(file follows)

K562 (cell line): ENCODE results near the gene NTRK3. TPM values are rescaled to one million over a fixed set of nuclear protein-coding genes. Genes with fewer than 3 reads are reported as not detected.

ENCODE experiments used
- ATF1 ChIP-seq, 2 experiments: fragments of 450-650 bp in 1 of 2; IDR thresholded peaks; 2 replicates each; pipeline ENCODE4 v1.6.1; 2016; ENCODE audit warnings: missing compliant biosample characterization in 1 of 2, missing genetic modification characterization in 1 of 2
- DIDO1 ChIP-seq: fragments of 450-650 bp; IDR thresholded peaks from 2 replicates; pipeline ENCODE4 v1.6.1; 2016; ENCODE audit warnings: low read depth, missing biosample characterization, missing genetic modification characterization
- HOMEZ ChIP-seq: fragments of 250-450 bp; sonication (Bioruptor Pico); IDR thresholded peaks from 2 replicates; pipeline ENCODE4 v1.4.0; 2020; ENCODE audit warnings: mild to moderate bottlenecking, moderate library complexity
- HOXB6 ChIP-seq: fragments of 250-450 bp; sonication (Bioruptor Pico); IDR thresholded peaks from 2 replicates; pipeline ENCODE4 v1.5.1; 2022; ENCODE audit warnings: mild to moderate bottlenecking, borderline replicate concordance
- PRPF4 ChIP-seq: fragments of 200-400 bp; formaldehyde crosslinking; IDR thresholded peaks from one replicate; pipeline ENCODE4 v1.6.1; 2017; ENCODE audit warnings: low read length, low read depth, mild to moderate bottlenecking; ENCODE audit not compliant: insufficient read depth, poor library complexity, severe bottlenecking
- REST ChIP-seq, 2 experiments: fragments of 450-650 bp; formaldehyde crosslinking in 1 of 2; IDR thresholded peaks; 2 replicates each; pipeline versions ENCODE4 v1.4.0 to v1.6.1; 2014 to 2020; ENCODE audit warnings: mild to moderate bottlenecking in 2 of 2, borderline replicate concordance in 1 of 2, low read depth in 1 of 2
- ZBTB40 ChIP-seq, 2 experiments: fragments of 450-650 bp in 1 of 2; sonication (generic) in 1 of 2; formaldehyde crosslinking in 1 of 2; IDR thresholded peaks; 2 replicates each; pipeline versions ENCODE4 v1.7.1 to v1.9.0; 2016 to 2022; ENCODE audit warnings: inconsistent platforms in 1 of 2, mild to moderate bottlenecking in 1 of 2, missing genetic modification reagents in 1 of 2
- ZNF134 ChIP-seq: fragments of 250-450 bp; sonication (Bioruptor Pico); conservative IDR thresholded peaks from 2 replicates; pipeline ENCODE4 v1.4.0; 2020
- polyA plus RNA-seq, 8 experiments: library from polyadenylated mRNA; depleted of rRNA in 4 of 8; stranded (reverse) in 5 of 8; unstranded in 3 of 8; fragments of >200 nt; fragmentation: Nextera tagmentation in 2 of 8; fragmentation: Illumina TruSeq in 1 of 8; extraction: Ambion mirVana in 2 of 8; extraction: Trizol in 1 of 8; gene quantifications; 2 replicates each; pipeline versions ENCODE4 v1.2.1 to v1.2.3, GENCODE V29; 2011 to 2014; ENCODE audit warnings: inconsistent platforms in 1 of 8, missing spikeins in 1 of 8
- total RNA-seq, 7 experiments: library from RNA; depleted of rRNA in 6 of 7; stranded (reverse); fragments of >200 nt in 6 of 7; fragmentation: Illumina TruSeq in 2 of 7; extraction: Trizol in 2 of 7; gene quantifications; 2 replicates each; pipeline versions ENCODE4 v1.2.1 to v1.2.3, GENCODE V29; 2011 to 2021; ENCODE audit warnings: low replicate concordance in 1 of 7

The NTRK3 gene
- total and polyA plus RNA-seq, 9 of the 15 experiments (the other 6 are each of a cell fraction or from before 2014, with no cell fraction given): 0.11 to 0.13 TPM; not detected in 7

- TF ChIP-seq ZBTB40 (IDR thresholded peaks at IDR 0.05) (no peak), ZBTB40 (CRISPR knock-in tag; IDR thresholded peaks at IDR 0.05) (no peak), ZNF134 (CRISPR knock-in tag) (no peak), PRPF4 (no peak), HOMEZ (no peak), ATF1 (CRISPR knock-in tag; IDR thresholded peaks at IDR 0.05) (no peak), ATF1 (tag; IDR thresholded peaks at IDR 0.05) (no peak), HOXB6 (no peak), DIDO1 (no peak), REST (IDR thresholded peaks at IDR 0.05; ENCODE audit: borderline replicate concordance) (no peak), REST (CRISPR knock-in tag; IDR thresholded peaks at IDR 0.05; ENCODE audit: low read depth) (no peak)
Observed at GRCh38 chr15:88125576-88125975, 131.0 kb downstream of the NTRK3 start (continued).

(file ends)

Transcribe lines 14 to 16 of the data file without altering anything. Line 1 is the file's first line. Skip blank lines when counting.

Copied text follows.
- total and polyA plus RNA-seq, 9 of the 15 experiments (the other 6 are each of a cell fraction or from before 2014, with no cell fraction given): 0.11 to 0.13 TPM; not detected in 7

- TF ChIP-seq ZBTB40 (IDR thresholded peaks at IDR 0.05) (no peak), ZBTB40 (CRISPR knock-in tag; IDR thresholded peaks at IDR 0.05) (no peak), ZNF134 (CRISPR knock-in tag) (no peak), PRPF4 (no peak), HOMEZ (no peak), ATF1 (CRISPR knock-in tag; IDR thresholded peaks at IDR 0.05) (no peak), ATF1 (tag; IDR thresholded peaks at IDR 0.05) (no peak), HOXB6 (no peak), DIDO1 (no peak), REST (IDR thresholded peaks at IDR 0.05; ENCODE audit: borderline replicate concordance) (no peak), REST (CRISPR knock-in tag; IDR thresholded peaks at IDR 0.05; ENCODE audit: low read depth) (no peak)
Observed at GRCh38 chr15:88125576-88125975, 131.0 kb downstream of the NTRK3 start (continued).